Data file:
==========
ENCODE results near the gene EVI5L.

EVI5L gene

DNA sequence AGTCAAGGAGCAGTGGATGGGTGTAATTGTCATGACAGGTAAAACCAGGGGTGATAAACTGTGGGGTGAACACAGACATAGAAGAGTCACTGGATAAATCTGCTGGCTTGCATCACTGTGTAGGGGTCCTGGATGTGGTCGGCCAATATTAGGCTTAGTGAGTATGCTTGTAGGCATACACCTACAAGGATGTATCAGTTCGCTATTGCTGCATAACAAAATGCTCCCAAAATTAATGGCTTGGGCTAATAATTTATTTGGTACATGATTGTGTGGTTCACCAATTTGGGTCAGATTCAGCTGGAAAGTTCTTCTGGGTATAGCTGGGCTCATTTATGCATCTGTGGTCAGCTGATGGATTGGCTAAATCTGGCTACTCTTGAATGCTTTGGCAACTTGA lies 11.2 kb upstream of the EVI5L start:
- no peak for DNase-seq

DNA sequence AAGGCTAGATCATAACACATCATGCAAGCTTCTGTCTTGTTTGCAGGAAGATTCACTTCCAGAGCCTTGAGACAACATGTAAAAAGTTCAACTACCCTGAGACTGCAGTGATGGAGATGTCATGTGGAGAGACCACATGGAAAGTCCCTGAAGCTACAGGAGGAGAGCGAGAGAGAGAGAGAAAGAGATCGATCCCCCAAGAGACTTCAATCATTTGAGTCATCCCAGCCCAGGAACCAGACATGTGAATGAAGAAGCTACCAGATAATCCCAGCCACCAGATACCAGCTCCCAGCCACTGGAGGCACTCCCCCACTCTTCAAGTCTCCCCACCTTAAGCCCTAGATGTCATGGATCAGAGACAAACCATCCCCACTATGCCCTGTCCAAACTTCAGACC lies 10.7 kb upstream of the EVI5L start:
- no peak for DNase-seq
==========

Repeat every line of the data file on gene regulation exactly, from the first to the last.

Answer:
ENCODE results near the gene EVI5L.

EVI5L gene

DNA sequence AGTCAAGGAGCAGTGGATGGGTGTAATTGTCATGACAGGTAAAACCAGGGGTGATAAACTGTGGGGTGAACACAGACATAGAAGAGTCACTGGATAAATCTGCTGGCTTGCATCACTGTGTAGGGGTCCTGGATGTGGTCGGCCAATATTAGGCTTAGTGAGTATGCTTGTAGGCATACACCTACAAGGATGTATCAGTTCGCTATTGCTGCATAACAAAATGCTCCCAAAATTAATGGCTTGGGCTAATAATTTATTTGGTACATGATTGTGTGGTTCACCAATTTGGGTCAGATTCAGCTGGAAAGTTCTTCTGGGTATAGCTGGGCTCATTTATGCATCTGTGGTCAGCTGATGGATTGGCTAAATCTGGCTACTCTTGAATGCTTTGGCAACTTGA lies 11.2 kb upstream of the EVI5L start:
- no peak for DNase-seq

DNA sequence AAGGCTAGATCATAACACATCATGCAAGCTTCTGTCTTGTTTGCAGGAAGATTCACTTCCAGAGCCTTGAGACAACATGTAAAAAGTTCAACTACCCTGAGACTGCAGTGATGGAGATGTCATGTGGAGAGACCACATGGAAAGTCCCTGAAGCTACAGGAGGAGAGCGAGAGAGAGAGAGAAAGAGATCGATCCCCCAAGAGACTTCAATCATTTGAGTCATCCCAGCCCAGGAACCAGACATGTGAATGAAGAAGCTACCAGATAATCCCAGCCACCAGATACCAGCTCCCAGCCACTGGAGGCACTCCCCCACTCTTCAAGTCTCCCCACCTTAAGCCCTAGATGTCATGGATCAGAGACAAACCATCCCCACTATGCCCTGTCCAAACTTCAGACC lies 10.7 kb upstream of the EVI5L start:
- no peak for DNase-seq